It’s March Madness season, as any college basketball fan is well aware. In fact, Marc and I just finished watching the Xavier vs. Notre Dame match-up. It was a huge upset. In the last eight seconds of the game, the ref called an accurate but largely ridiculous foul on Notre Dame for a lane violation that the commentators had to re-watch at least four times to even identify. Charles Barkley, in recapping the game, said something like, “I don’t care what the rules say, no ref should have the power to decide a game when it is on the line. Those guys busted their humps and for a game to be called on a ludicrous call like that is a disgrace.”
Last week, I boarded a flight bound for Washington DC. As I stepped into the plane, the flight attendant shuddered, cast her eyes downward and shook her head. “Ma’am,” she said, “I cannot let you onto this plane with those bags the way they are. You may only bring two bags onboard. Please step off the aircraft and consolidate your carry-ons.” Seriously? Turns out that I had pulled out my purse from my backpack during the three hours that Frontier inexplicably delayed the flight. I was going to take up exactly the same amount of space, but that third piece was a rule violation that, though the flight was less than half full, the attendant simply could not let me get away with.
In the new bestseller, The Startup of You, by LinkedIn founder, Reid Hoffman , and his co-author, Ben Casnocha, spend part of a chapter on a topic they call, “Navigate Status Dynamics When Dealing with Powerful People,” in which they say, “If you want to maintain relationships with busy powerful people, you have to pay special attention to the role of status.” They go on to say, “You won’t read about status in most business and career books,” claiming that because it’s a dog-eat-dog sort of world in business, one must be prepared to play the game – especially if interested in interacting with people more powerful than oneself. There’s some credence to their line of discussion, but mostly, I’m not so sure. If you want to get to know someone, if they are willing to take the networking meeting, does status really play that significant a role? In my experience, the answer is, “no.”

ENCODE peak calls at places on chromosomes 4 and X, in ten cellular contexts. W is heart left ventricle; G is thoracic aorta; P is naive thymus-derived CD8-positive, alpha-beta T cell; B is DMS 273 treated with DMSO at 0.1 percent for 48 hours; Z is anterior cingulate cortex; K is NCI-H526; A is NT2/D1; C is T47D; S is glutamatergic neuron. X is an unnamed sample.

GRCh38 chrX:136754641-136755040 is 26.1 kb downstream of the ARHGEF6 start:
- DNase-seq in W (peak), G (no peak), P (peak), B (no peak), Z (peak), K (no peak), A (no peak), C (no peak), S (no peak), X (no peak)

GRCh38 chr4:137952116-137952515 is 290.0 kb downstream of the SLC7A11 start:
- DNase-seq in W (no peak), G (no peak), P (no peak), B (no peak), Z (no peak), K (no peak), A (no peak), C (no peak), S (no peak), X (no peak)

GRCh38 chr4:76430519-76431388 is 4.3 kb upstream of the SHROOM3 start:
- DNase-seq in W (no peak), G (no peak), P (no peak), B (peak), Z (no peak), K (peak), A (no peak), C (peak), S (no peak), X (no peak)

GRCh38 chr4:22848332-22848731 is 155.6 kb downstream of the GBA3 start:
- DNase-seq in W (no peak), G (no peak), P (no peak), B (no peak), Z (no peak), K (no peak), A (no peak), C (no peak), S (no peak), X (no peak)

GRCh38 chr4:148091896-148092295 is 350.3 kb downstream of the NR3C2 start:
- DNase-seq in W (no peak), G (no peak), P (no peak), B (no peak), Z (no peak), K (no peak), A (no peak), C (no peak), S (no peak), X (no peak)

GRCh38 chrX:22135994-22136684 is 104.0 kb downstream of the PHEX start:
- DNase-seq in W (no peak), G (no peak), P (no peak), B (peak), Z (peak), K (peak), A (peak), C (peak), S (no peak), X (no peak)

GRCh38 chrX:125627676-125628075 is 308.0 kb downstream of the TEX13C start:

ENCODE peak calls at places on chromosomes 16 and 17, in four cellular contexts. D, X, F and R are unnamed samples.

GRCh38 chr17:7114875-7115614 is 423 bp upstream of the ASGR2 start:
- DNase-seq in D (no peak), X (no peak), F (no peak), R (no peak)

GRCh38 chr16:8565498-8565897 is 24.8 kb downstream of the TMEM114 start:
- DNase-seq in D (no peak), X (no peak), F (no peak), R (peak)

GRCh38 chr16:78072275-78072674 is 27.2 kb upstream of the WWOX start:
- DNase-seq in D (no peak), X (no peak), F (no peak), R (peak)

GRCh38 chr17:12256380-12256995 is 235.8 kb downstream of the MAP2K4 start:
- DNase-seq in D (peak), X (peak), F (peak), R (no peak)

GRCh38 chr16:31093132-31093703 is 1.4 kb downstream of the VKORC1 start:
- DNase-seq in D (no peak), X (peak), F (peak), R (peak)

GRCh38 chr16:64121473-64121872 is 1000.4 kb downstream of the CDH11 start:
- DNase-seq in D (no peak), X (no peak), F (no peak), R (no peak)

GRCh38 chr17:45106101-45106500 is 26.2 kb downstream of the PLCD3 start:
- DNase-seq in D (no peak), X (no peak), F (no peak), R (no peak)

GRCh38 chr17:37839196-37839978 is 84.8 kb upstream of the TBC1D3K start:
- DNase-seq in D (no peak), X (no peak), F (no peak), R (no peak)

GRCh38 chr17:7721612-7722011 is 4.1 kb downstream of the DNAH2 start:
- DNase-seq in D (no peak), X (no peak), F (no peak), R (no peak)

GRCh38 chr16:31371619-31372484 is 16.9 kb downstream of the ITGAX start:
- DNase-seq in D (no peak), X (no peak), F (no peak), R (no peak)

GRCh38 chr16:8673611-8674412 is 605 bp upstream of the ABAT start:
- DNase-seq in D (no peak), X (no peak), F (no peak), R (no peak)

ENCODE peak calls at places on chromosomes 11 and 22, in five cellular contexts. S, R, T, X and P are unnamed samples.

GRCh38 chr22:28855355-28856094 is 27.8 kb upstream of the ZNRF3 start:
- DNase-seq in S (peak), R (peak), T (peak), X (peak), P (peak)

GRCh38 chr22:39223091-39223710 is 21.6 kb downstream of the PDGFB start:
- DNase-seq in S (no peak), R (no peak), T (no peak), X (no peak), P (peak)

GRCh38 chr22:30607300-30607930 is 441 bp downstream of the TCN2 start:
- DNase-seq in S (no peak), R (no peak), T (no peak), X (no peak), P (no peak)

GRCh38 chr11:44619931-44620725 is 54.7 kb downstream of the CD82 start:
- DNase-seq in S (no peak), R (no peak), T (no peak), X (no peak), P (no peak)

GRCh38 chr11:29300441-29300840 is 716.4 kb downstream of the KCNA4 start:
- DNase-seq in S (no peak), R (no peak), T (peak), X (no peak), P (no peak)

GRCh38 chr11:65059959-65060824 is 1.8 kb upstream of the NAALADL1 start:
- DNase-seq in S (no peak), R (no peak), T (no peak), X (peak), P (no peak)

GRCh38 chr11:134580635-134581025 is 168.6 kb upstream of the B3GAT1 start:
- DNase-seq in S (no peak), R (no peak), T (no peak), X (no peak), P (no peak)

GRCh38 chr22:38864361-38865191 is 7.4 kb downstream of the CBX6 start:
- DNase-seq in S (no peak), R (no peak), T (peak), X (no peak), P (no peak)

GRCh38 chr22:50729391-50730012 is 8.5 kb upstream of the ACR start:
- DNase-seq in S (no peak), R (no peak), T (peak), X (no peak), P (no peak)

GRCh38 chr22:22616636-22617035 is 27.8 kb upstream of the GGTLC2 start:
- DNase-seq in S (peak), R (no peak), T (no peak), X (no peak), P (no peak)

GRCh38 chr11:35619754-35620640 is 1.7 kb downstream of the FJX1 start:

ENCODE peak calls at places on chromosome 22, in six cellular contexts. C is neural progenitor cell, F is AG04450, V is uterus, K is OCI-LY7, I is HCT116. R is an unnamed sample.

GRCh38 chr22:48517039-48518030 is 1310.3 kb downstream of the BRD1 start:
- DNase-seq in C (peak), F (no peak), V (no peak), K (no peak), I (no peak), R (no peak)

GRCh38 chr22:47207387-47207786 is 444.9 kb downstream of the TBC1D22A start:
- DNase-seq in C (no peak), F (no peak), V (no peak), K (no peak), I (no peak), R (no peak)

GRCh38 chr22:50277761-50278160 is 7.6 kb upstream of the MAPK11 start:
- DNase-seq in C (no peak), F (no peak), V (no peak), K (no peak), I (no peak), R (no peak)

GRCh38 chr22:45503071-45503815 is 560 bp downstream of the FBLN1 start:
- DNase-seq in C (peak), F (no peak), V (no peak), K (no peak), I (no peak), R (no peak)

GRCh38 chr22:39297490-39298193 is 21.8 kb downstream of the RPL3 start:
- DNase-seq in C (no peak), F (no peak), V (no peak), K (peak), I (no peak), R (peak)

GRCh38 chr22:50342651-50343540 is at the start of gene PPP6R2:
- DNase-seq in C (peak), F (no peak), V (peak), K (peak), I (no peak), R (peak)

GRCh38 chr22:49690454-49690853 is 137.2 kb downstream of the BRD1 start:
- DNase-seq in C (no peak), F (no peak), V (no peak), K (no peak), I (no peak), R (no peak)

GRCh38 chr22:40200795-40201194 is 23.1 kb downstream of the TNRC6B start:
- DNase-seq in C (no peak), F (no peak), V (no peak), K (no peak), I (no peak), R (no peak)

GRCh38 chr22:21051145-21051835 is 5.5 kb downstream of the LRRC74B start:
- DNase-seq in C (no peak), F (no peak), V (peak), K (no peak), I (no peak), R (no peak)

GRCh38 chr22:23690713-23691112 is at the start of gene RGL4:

I’ve been thinking a lot lately about rules. In particular, I wonder why some rules exist at all. Sometimes, it seems more appropriate to break the rules, to eschew conventional wisdom and find new, better, more innovative ways of doing things… to create solutions, to create jobs, to create the future, that’s what seems most appropriate. In this regard, I hope more people will consider breaking rules. I, for one, have never really been satisfied with the answer, “we do it this way because that’s the way we’ve always done it.”
I recall, several years ago, applying for a job for which I had to complete a personality assessment. There were a lot of questions about breaking rules. It asked whether I saw myself as a rule-follower or rule-breaker. Always the good girl, I started down the path of rule-follower. But, I must admit, as the questions continued, I made a shocking discovery… I am a rule breaker! Oh my!
Please know, I don’t think that I am “above the law” or that I should receive some sort of exemption or special treatment. But, there are times when I find some of the rules to be… well… silly. In those moments, I tend to break rules.
In their popular business book, First, Break All the Rules: What the World’s Greatest Managers Do Differently, Marcus Buckingham and Curt Coffman, illustrate how great managers share very little in common with one exception: They tend to break rules and are succeeding – and helping their companies to succeed from so doing. I so appreciate the authors’ acknowledge that, while some rules must always be followed (e.g. safety and regulatory related rules), others are made to be broken in order to make advances in business… in technology… in all types of innovation.
Here’s the thing… in someone else’s house… in someone else’s office… on someone else’s time, you might consider, within reason, following their rules lest you seem rude. And, when it comes to safety and security, there are often (but not always) really good reasons to follow the rules. However, given the sheer “ridiculousity” of some rules, I suggest that you go out on a limb, try something new, apologize later.